B&H Publishing recently released The Mission of God Study Bible that "encourages followers of Jesus Christ to see their everyday life from God’s perspective and have His heart for people. It’s a reminder that we live around people in desperate need of redemption and reconciliation with God, which can only be found in Jesus." This new Bible includes 150 additional writings from current theologians and leading voices in the church about what it means to live in the mission God has for the church. Essay contributors include people like Matt Chandler, Tullian Tchividjian, Ed Stetzer, Linda Bergquist, Dave Ferguson, Christopher J.H. Wright, and many others. Like me. I was asked to write a piece on "Cultural Engagement" for the book of Acts. You can read it below. For more on the issue check out my post from 2007 on the same issue.
As the church is faithful to the mission given to her by Jesus Christ she will, out of necessity, “engage culture.” Of course, engaging culture is not our mission, but “making disciples of all nations” is what our Lord has called us to do. Yet, this sacred work cannot be done in a vacuum, outside of the cultural milieu in which people live.
Paul’s experience in Athens (Acts 17:16-34) is helpful as it demonstrates how he approached people and ministry in a particular culture.
The Apostle found himself in Athens, not through the careful planning and execution of a detailed ministry strategy, but in the providence of God as he encountered opposition to his ministry. And, while he was there, Paul was not idle. He was led by God to push forward with the gospel into a unique time and place. Here we see three things that characterized Paul’s ministry as he engaged culture.
1. Paul was provoked by the lostness and idolatry of the people. He was struck by the deep and pervasive idolatry of the people in Athens. These were men and women who were created to know and reflect the glory of God, but they had rejected the Creator and instead chose to worship created and imaginary gods. Paul engaged the culture not because he loved culture, but because he loved God, people made in God’s image, and because it is a necessary aspect of carrying out the mission of the church.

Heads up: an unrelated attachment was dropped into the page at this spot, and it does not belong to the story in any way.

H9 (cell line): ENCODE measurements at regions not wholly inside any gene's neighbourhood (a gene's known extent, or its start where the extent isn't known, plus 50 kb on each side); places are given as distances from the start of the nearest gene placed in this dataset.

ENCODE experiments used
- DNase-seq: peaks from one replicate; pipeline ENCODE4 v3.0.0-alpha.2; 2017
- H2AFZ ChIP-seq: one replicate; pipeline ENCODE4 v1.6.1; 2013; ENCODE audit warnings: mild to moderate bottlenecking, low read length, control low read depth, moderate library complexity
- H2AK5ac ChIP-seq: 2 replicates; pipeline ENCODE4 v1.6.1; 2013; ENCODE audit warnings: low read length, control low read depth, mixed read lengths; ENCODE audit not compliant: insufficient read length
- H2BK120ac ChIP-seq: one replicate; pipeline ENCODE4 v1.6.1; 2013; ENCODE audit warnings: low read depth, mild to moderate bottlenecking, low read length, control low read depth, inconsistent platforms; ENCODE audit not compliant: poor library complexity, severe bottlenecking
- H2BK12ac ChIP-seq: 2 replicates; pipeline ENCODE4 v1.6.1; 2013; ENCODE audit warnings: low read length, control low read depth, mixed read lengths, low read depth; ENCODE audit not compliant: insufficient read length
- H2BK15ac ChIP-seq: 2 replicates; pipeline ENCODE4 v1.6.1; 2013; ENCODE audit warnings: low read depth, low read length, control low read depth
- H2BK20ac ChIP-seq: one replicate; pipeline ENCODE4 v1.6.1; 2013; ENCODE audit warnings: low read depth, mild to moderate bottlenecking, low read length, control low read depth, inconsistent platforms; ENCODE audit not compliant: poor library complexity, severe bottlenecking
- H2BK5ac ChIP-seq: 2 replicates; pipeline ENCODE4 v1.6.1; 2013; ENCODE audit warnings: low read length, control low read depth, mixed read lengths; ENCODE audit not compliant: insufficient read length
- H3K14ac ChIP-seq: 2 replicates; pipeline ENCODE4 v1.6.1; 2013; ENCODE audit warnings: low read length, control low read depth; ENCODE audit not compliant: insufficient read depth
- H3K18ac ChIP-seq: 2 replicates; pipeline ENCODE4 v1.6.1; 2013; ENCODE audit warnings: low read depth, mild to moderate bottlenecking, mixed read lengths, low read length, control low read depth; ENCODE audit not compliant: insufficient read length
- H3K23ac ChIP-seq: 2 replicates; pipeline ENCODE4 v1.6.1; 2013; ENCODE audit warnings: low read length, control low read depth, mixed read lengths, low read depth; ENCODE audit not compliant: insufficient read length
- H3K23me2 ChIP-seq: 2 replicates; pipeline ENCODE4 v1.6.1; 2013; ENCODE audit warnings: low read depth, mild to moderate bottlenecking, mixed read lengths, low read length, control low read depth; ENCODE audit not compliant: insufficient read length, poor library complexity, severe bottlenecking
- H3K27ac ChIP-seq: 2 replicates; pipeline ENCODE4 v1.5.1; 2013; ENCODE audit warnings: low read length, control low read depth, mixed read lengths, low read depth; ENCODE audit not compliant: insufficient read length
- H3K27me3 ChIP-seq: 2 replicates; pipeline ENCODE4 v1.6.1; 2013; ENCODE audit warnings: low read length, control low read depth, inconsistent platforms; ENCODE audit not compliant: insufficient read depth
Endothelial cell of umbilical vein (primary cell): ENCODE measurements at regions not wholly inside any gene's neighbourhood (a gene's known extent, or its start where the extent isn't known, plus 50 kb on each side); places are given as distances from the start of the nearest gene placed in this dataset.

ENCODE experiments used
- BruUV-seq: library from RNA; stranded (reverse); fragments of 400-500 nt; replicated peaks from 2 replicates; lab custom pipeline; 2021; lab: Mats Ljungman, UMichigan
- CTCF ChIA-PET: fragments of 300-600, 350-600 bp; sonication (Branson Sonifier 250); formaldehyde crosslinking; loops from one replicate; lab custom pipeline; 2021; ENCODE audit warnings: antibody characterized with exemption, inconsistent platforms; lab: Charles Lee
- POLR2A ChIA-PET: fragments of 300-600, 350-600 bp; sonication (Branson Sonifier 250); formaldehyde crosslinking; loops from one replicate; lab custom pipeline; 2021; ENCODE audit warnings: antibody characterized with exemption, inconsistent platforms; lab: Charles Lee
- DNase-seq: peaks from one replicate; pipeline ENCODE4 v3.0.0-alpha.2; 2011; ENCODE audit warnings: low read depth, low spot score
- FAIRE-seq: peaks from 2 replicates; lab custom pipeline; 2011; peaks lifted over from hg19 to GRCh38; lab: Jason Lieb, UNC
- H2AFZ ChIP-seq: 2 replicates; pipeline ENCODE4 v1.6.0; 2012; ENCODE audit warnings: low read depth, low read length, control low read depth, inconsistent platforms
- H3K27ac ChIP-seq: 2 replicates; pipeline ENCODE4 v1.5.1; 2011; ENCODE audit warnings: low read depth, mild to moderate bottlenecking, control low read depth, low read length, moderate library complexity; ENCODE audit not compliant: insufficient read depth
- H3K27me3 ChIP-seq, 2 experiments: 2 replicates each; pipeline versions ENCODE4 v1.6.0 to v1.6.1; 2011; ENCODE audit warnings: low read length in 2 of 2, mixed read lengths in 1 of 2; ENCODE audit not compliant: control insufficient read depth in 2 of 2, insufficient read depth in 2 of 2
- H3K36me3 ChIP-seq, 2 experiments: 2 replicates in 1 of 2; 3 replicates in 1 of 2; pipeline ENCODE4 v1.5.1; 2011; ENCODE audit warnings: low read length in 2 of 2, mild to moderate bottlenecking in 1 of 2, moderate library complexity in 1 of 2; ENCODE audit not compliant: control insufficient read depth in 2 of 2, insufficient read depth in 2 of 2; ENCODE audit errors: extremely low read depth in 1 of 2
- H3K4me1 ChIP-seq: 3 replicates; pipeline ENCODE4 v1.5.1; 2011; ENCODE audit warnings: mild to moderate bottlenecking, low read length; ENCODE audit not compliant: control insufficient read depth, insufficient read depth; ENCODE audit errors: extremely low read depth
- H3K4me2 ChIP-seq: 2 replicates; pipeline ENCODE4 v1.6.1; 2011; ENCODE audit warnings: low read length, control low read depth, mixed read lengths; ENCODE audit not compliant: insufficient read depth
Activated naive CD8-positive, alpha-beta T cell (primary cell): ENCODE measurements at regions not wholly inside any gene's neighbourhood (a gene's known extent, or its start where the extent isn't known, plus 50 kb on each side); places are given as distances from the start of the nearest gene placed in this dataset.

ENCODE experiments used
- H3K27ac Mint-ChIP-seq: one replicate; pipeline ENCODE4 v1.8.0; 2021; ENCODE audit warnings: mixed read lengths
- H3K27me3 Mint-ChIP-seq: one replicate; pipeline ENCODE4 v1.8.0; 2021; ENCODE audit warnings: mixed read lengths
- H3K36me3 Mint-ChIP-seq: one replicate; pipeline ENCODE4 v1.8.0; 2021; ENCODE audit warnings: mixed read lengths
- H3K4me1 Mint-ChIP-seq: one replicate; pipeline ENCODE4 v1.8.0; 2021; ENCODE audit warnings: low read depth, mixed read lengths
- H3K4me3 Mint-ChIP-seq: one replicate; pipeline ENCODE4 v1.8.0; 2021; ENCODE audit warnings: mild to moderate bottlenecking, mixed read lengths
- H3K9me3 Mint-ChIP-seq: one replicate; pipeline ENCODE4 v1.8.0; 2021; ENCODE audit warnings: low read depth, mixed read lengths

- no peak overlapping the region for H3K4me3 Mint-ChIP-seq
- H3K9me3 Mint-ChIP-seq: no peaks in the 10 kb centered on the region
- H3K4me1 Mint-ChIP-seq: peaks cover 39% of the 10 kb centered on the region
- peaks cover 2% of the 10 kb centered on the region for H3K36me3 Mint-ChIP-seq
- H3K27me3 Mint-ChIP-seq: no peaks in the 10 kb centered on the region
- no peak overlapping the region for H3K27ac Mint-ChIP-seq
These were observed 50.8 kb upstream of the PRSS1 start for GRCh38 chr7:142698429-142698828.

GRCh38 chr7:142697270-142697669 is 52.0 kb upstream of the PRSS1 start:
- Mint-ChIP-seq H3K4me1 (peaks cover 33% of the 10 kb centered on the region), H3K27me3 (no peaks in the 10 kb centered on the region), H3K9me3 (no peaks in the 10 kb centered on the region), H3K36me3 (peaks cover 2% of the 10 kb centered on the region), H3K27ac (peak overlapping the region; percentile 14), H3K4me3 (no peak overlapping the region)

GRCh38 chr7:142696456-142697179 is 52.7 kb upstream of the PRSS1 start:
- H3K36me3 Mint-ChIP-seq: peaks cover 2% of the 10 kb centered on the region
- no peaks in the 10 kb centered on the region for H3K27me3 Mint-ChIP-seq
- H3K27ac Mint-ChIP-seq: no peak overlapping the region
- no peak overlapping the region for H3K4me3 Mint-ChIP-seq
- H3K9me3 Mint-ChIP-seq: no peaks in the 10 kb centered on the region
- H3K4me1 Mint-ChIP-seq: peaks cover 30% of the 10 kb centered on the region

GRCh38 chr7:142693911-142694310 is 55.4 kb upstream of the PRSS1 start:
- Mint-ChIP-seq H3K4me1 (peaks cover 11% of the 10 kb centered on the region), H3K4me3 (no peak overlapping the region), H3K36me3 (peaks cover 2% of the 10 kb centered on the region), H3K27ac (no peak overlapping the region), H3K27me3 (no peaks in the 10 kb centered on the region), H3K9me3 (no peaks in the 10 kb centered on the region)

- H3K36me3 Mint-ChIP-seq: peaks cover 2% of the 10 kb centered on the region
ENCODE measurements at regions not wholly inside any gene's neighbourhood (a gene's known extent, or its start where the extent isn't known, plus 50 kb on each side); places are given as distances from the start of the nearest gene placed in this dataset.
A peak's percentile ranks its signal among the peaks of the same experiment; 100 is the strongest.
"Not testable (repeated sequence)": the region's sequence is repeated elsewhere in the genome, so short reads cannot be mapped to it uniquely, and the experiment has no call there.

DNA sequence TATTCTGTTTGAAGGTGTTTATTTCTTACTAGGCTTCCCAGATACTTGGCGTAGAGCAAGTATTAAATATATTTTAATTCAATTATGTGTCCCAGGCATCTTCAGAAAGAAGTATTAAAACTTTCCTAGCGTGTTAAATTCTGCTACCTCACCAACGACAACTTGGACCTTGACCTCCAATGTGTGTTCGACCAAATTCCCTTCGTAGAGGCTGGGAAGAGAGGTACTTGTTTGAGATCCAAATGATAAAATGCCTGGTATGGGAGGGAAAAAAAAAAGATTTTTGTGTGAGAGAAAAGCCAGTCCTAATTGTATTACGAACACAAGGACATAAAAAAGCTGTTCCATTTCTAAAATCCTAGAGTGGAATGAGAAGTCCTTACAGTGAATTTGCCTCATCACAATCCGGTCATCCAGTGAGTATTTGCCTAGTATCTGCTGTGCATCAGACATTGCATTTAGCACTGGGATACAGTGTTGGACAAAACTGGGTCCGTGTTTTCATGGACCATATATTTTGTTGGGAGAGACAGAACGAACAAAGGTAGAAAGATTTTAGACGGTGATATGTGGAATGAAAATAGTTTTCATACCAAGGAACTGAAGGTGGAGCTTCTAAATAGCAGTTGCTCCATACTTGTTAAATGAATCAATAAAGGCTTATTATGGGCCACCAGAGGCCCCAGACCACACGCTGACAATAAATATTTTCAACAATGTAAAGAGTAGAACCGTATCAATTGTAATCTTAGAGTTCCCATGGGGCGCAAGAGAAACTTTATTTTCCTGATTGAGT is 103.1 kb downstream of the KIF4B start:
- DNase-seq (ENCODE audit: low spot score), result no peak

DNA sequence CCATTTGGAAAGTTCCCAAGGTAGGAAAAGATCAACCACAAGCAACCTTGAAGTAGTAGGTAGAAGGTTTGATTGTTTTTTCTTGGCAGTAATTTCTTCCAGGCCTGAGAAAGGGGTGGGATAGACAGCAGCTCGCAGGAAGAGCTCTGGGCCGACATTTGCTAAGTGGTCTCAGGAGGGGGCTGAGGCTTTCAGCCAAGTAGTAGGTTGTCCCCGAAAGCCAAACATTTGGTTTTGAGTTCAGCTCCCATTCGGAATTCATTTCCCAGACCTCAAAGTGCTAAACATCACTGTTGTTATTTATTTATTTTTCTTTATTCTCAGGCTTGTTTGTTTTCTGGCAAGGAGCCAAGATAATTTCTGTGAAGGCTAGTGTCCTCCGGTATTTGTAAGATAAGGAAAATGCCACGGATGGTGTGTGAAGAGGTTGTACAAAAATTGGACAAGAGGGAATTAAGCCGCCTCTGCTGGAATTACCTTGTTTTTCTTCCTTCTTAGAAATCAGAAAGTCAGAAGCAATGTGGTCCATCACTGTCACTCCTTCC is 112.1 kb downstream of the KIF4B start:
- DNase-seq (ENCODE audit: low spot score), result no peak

2. Paul focused on the grand narrative of God that culminates in the work of Jesus. His response to people and culture in Athens was to do what he always did in every city--proclaim Jesus Christ as Lord. He first went to the Synagogue where the Scripture was available to be read and expounded upon. He didn’t develop a totally new approach to engage the people God had surprisingly sent him to. Rather, he continued to fulfill his calling to preach Christ crucified. As the Athenians heard this message they became curious or incredulous.
3. Paul was able to show the Athenians how their culture and lives were both connected to and yet disconnected from the truth of God. He could do this because he understood their religion and worldview enough to point out the need for redemption from within their own belief system, as he brought the good news to them from outside of it.
Cultural engagement is not the thoughtless consumption or uncritical reception of things in culture, but a pressing into the lives of people who live in a particular cultural context with an understanding of their world and how the gospel ultimately answers their brokenness and alienation from God. Cultural engagement is not the goal of ministry, but a necessary component of faithful gospel proclamation. It means we work to know the beliefs, values and idols of the people, determining where, what, and how they worship. It means we work to clearly articulate the supremacy of Jesus over these things. It means we remain focused on the mission Christ gave the church.